Dubai Airshow

Dubai Airshow Points to Industry Resuscitation

 - November 8, 2021, 12:01 AM
The UAE’s Al Fursan national aerobatic team performs maneuvers in preparation for Dubai Airshow flying displays.

Organizers of the Dubai Airshow expect the event to give the aerospace industry a shot in the arm after the Covid-19 crisis left a two-year gap in the international air show calendar.

“What is unique about this Dubai Airshow is that it is going to be the first major event for the aerospace industry following the pandemic,” said Ismail Abdulla, CEO of Strata Manufacturing (Stand 1000), the UAE’s groundbreaking aerostructures venture. 

When AIN counted 65 A380s parked up long-term at Dubai South in September last year, it did not augur well for the event. “In the last six months, DWC saw many aircraft placed in storage, including several from Emirates," Richard Gaona, chief executive of Switzerland's Comlux, told AIN in September. “Now, every week, three or four A380s are moving back into operation.”

Prevailing growth rates in the decade to 2019 indicated this year’s visitor attendance could hit the 88,000 mark. While there is no guarantee that figure will be achieved, the concurrent staging of Expo 2020, postponed for 12 months, will act as a further draw. “The recent easing of travel restrictions in the run-up to Expo will allow people to travel if they are not being restricted by their home countries,” said managing director of DC Aviation Al-Futtaim Holger Ostheimer.

Senior military and civil delegations from 148 countries have committed to attending the show, said organizers.

“The Dubai Airshow is set to be one of the most anticipated points of convergence for aerospace professionals across all areas of the industry, to facilitate successful global trade and analyze the future of the industry,” said Mubadala Aerospace executive director Badr Al Olama.

In 2019, the show saw $54 billion worth of orders, $4 billion of them on the defense side. Emirates signed for 50 Airbus A350 XWBs worth $16 billion, while Air Arabia ordered 120 aircraft worth $14 billion. Halcon, a unit of UAE military conglomerate Edge Group, agreed to a $980 million deal with the UAE’s Ministry of Defense. Few hope to see a repeat of the bumper year of 2013, when an Emirates mega-order brought the total to $206 billion.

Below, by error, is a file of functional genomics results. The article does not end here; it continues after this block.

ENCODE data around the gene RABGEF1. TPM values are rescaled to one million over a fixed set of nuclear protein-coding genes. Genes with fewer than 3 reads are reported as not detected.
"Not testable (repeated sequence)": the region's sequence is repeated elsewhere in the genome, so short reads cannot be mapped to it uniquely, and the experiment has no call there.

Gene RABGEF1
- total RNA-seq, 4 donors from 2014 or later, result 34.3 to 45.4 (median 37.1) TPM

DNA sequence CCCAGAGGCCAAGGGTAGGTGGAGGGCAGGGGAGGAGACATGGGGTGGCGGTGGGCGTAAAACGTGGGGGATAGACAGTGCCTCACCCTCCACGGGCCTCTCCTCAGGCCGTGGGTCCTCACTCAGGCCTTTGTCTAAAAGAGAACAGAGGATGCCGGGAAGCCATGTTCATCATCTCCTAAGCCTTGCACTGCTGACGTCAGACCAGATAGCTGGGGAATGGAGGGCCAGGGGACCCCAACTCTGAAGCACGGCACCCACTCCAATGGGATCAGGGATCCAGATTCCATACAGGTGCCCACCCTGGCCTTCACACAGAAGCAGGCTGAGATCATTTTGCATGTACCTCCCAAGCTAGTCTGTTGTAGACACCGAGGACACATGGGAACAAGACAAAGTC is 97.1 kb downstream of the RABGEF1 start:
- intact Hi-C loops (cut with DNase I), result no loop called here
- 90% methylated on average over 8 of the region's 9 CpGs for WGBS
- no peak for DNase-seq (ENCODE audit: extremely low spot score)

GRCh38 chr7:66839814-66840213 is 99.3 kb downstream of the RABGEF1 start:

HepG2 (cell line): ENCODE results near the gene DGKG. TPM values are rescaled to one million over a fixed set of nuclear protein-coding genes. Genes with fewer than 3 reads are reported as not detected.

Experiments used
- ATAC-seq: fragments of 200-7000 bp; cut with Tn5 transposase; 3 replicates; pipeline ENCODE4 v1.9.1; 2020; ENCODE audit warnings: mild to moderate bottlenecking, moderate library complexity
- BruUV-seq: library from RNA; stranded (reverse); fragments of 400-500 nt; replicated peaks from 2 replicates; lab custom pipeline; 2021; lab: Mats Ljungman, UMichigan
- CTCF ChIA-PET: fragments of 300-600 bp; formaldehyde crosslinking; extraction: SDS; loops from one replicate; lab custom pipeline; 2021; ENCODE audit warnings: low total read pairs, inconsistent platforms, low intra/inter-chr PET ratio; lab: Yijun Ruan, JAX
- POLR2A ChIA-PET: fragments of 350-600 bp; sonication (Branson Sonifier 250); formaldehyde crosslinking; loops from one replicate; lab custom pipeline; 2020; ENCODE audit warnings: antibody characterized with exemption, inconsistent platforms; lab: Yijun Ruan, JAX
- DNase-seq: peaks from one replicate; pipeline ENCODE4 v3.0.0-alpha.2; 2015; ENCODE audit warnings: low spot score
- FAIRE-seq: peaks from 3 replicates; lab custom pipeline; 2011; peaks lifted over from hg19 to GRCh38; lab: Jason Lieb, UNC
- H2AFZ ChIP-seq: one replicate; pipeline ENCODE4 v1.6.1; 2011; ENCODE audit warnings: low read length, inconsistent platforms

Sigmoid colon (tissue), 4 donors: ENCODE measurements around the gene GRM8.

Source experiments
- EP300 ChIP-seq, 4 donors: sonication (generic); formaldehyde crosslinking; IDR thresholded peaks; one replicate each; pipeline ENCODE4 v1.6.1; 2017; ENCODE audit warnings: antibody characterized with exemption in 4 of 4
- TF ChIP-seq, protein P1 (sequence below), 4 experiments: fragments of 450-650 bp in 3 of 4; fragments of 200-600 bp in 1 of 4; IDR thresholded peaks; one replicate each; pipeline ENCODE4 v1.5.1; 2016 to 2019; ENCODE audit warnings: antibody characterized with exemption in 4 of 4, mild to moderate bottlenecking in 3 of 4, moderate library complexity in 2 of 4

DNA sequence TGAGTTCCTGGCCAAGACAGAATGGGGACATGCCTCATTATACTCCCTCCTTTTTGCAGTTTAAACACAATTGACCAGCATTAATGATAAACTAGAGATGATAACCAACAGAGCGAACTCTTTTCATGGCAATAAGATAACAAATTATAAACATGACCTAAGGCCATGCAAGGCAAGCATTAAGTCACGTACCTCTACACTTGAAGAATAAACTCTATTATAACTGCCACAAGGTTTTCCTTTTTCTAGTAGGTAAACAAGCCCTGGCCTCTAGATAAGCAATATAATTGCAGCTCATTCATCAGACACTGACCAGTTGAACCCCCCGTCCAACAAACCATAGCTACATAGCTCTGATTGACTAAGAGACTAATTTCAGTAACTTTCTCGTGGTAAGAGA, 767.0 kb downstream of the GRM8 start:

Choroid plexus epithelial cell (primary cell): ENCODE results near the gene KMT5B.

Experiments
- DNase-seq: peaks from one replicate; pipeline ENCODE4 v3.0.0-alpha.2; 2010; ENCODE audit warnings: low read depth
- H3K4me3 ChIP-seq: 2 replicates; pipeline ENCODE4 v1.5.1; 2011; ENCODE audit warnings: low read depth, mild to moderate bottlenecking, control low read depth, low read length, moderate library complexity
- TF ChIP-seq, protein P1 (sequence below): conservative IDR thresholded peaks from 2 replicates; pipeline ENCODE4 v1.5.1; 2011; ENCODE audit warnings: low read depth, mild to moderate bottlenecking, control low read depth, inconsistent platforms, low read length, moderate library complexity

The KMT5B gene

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Delegates visit the Rolls-Royce display at the 2019 Dubai Airshow. (Photo: David McIntosh)

Sixteen country pavilions, including those of the U.S., Britain, France, Italy, and China, will be on display. Saudi Arabia will also project a major presence, via both its defense and civil sectors, including exhibitors the General Authority for Military Industries (GAMI), the General Authority of Civil Aviation (GACA), Saudi Aerospace Company, Saudi Arabian Airlines, OxfordSaudia Flight Academy, and GDC Middle East.

“The pandemic had an enormous impact on the aerospace industry, affecting manufacturing, airlines, airports, and defense companies,” said Eng. Muneer Bakhsh, CEO at Saudi public investment fund company GDC Middle East. “Taking part in Dubai Airshow provides an understanding of industry’s insights on the aerospace sector…[and] opens doors for new partnership opportunities.”

According to show organizers, GAMI recently announced 74 targeted opportunities in supply chains in Saudi Arabia’s military industries sector in an effort to localize more than 50 percent of military spending by 2030. “GAMI also launched a digital marketplace platform to enable authorized investors to access the local military industry easily and identify localization opportunities,” they said.

For the first time ever, representatives of Israel's aerospace sector, including Rafael Advanced Defense Systems, Israel Aerospace Industries (IAI), SIBAT, Elbit Systems, and UVision Air Ltd., will attend. IAI announced in August a partnership with Etihad Engineering to develop the Boeing 777-300ERSF P2F conversion program at Abu Dhabi International Airport, expected to start operations in late-2022 or early-2023.

Several event conferences, including Global Air Traffic Management, Cargo Connect, the Aerospace 2050 Forum, and Tech Xplore, will investigate a number of themes, among them cyber security strategies, sustainable autonomous flight, advanced aerial mobility, and satellite connectivity.

“It’s apparent that the UAE is committed to creating a more sustainable future and we have collaborated with them on multiple initiatives, such as founding the Sustainable Bioenergy Research Consortium (SBRC) to develop sustainable aviation fuels,” said Boeing chief sustainability officer Chris Raymond.

Organizers expect over 160 aircraft to be on static display, including the Emirates A380, Comlux's Boeing BBJ 767-200ER 'SkyLady', the VistaJet Bombardier Global 7500, and the Bell 505 and 429 helicopters.

Fursan Al Emarat, (Knights of the Emirates), the UAE National Aerobatic Team, will conduct displays on afternoons at the show under the command of new squadron leader, Lt.-Col. Sultan Al Kindi, after Col. Nasser Al Obaidli left to become an airworthiness director at the UAE Ministry of Defense.

Strata's Abdulla hopes to have the Boeing 787 vertical fin on display at the show. “This is the largest industrial project to be exported from the UAE,” he said in September. “The ready to be installed on a 787 and we are shipping it to Charleston.”